One of the best skills you can develop when it comes to nutrition is the ability to count and measure calories in your food. I’m not just talking reading the nutritional labels on the back of food packages you seen in the store, but the ability to look at your meal and determine the rough amount of calories the meal comprises and the macro break down of carbs, fat, and protein.
Why is this a useful ability? Here are three good reasons:
1. Keeping Your Calorie Target For Weight Loss: The obvious one is to keep your meal calories in check for your weight loss goals. If you want to lose weight, it’s critical that you know how to calculate the calories you are eating. If you don’t know how to count calories, how can you possible keep your calories on track?
2. Setting Up Your Macronutrient Meal Plan: It’s also important to be able to count your meal calories so you can build your macronutrient meal plan for weight loss at your specific target calories for weight loss.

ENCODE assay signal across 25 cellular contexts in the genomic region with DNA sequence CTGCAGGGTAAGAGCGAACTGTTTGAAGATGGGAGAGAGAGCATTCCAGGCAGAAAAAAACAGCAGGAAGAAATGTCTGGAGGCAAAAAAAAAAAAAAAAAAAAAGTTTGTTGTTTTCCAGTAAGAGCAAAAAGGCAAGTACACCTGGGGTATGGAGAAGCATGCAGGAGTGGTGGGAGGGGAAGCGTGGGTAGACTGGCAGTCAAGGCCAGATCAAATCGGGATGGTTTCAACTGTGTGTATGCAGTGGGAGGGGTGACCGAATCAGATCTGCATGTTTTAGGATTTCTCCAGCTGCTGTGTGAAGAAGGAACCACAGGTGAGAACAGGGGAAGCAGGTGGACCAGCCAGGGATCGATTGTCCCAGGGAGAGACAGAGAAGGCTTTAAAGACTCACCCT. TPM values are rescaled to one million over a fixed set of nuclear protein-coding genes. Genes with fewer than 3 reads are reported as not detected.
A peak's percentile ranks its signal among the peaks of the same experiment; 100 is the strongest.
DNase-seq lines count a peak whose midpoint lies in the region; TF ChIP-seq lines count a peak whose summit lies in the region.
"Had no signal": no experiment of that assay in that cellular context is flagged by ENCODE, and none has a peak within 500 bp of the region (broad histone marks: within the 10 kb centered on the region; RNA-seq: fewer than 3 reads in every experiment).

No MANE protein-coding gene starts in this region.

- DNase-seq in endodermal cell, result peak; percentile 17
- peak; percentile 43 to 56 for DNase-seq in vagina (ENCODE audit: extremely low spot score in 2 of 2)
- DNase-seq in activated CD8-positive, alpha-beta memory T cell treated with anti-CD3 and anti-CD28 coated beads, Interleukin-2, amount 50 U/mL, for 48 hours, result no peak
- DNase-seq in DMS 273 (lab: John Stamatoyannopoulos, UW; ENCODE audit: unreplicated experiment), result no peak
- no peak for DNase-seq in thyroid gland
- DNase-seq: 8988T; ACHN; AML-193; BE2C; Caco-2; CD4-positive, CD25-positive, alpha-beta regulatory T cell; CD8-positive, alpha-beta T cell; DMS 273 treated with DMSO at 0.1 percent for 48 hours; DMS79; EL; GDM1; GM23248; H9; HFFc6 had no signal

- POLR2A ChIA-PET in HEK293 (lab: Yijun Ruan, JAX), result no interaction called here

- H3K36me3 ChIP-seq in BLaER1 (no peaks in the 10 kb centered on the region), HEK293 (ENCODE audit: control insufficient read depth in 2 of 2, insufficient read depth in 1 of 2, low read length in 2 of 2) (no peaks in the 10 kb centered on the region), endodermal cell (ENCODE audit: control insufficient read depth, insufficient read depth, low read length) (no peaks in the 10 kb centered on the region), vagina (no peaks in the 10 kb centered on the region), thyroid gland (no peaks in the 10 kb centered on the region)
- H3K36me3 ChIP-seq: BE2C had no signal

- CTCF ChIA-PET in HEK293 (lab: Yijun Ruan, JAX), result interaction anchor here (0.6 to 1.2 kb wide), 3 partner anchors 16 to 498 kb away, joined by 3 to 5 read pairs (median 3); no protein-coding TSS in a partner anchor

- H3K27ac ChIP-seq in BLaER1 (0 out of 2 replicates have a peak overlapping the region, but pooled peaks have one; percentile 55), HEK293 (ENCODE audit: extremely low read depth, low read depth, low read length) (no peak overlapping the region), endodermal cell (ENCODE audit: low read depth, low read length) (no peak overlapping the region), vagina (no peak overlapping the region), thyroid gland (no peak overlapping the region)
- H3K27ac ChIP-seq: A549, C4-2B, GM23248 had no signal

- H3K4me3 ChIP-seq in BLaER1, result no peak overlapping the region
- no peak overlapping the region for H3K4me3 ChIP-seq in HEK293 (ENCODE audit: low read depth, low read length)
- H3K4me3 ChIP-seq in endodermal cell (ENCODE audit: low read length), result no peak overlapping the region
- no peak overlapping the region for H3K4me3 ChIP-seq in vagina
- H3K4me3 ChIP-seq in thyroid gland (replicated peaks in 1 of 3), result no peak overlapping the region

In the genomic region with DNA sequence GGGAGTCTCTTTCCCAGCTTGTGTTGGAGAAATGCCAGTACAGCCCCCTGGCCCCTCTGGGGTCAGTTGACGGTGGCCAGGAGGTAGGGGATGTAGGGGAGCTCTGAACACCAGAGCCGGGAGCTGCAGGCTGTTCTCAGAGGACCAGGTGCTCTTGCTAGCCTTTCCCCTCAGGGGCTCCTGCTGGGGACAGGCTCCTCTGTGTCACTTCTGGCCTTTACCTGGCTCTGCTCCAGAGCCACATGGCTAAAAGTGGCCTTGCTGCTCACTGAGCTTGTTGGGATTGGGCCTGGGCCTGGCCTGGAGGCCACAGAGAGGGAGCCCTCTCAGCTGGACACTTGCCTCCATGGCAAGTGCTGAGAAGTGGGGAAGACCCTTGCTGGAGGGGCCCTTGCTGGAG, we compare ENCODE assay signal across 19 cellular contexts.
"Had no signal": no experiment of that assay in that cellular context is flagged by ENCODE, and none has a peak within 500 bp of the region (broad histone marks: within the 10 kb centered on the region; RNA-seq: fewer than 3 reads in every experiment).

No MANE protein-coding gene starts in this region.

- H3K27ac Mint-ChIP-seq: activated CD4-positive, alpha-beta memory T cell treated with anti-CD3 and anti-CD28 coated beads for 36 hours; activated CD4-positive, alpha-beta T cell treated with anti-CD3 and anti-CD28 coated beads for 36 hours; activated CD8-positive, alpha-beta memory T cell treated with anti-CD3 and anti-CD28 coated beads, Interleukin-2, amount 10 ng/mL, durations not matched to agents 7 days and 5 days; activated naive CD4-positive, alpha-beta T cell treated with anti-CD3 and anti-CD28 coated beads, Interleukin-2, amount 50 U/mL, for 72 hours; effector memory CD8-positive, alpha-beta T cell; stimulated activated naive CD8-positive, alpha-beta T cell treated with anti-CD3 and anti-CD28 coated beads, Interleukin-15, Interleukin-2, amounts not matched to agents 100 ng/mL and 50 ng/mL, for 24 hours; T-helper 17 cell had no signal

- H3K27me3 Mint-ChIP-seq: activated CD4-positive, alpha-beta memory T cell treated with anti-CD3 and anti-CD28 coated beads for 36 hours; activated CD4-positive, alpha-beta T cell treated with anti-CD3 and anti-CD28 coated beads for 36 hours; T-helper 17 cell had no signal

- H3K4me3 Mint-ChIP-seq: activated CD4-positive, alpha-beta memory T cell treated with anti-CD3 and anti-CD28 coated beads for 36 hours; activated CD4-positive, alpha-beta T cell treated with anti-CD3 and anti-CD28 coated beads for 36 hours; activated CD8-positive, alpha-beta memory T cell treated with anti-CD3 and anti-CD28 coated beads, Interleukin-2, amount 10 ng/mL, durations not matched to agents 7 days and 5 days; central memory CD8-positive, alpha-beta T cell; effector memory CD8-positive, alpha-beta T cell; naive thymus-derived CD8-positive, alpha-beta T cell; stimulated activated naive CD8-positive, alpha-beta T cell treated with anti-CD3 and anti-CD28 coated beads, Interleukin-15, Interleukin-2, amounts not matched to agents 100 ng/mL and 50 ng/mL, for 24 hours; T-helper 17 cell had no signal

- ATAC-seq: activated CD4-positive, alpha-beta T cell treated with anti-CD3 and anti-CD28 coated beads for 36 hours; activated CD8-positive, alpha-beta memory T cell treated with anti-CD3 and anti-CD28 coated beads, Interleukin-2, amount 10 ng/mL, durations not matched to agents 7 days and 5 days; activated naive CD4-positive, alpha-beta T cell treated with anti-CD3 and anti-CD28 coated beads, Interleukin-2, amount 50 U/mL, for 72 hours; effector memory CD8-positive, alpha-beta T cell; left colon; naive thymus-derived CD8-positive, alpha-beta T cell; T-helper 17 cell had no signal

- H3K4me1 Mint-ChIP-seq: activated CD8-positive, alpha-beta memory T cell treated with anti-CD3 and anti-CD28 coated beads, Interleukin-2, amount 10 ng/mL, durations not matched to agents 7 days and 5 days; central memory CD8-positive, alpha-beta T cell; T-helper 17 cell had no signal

3. Keeping Calories on Track When Eating Out: This skill also comes in handy when you invariably find yourself eating out at a restaurant and you need to quickly figure out your calories. However, before you can “wing it”, you’ll have to put your time in first by directly measuring your food and calculating the precise calories making up your (home cooked) meals. Once you get familiar with this process, you’ll have a general idea about how many calories and the macronutritional makeup of your food without having to pull out the scale after a few weeks of doing this. I’ll have a future article with some simplified calorie counting process that will make figuring out calories and macros when eating out easier.
Calories and Macronutrients
Before we get into counting calories, it’s important to know a bit of background information about calories and what they are made up of.
So What’s a Calorie?
Before we talk about counting calories, we should first address exactly what a calorie is. In short, a calorie is just the name of a measurement of heat as energy that’s equal to 4.186 joules. A calorie can be made up four different macronutrients: protein, carbohydrates, fats, alcohol
What are Macronutrients?
You often hear fitness guides talking about macros, macronutrients, and macro ratios. Macronutrients basically consist of four things: protein, carbs, fat, and alcohol.